And finally – A short video, from a group called Fight for the Future, illustrating what PIPA entails and the chilling effect it would have on the internet:


Growing Up Policed Vimeo Channel

The official Growing Up Policed Vimeo Channel is now live! This channel includes video of presentations, panels, and discussions from the Growing Up Policed: Surveilling Racialized Sexualities Mini-Conference that took place at both the University of Oregon and the CUNY Graduate Center on 12/01/2011.

Incited by the case of the felony conviction of a young woman of color for sexting with her girlfriend in Oregon and participatory research on criminalization among 1,100 young people in New York City, the mini-conference focused on the nexus of youth, technology, law enforcement, and constructions of racialized sexuality. Using a broad definition of “policing” that extends across jails, schools, subways, and cyberspace, the conference examined the tools that parents, professionals, and others use to watch over, intervene with, and attempt to “correct” youth [more info:].

Conference Opening by Michelle Fine:

Presentations, Panels, and Discussions:

The Internet in Society: Empowering or Censoring Citizens?

From the Royal Society for the Encouragement of Arts, Manufactures and Commerce (RSA):

AFP: Facebook to disable inmate accounts in California

> From the article: “Facebook has agreed to disable the profiles of prison inmates in California whose accounts have been updated while they are behind bars.”

WikiLeaks and InfoYouth

Big government collaborates with big business to deny service to WikiLeaks, everyday people get organized and deny those big businesses the ability to offer services . . . and a 16 year-old Dutch kid gets arrested?

From Bloomberg News:

… a 16- year-old was arrested in the Netherlands in connection with the digital attacks on the MasterCard website and Ebay’s PayPal business. The teenager, whose name wasn’t released, is suspected of being in a larger group of hackers that sympathizes with the work of WikiLeaks, and he will appear before a magistrate in Rotterdam tomorrow …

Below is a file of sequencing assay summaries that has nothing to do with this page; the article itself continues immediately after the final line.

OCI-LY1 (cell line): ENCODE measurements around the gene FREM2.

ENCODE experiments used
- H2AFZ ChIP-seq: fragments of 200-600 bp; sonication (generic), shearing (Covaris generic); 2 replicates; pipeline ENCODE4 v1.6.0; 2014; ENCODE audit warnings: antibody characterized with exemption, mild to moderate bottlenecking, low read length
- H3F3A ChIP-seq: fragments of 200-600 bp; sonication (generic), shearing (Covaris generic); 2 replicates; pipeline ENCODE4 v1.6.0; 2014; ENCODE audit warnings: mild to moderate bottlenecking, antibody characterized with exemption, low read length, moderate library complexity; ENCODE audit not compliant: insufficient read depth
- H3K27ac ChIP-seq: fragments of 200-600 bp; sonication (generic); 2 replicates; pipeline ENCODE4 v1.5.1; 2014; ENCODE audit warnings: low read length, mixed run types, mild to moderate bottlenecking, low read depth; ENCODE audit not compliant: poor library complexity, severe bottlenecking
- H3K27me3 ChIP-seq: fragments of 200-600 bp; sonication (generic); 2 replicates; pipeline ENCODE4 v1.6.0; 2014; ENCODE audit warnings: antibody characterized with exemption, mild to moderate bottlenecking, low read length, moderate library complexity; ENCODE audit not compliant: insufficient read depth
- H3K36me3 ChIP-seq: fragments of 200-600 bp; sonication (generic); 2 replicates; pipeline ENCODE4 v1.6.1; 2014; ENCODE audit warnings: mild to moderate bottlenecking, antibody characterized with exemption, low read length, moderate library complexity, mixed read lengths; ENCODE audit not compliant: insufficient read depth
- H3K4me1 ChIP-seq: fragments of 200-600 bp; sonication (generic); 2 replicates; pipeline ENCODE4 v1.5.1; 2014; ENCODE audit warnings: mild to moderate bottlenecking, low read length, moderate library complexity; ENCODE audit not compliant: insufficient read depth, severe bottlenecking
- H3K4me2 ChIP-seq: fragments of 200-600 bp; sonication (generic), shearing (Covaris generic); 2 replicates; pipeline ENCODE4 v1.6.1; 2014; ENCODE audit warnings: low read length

To recap: a large, loosely affiliated, intentionally disorganized, and geographically dispersed group of people wage distributed denial-of-service (or DDoS) attacks (see Operation Payback) on PayPal, MasterCard, and Visa, because these organizations bowed to government pressure and denied their services to WikiLeaks. A DDoS attack is the informational equivalent of mass non-violent civil resistance and while DDoS may violate terms of use policies or other protocols, it is unclear that participating in them constitutes a crime.

The typical goal of a DDoS attack is to shutdown an internet site or service by coordinating a large and loosely connected group of people to overwhelm the site or service with unusually high web traffic. Thus, at the individual level, people are repeatedly “visiting” and encouraging others to repeatedly “visit” a site until that site becomes overwhelmed and crashes. As Robert Gourley, former cyber-security expert with the Defense Intelligence Agency, states in the same Bloomberg article “At an individual level a person is pushing a button and sending a packet … I don’t know what legal precedents there would be that allows you to take a person to court for doing this.”

Is participating in a DDoS attack wrong? Maybe.

Is participating in a DDoS attack a crime? Unlikely.

Arresting a teen for participating in a DDoS attack? Red Herring.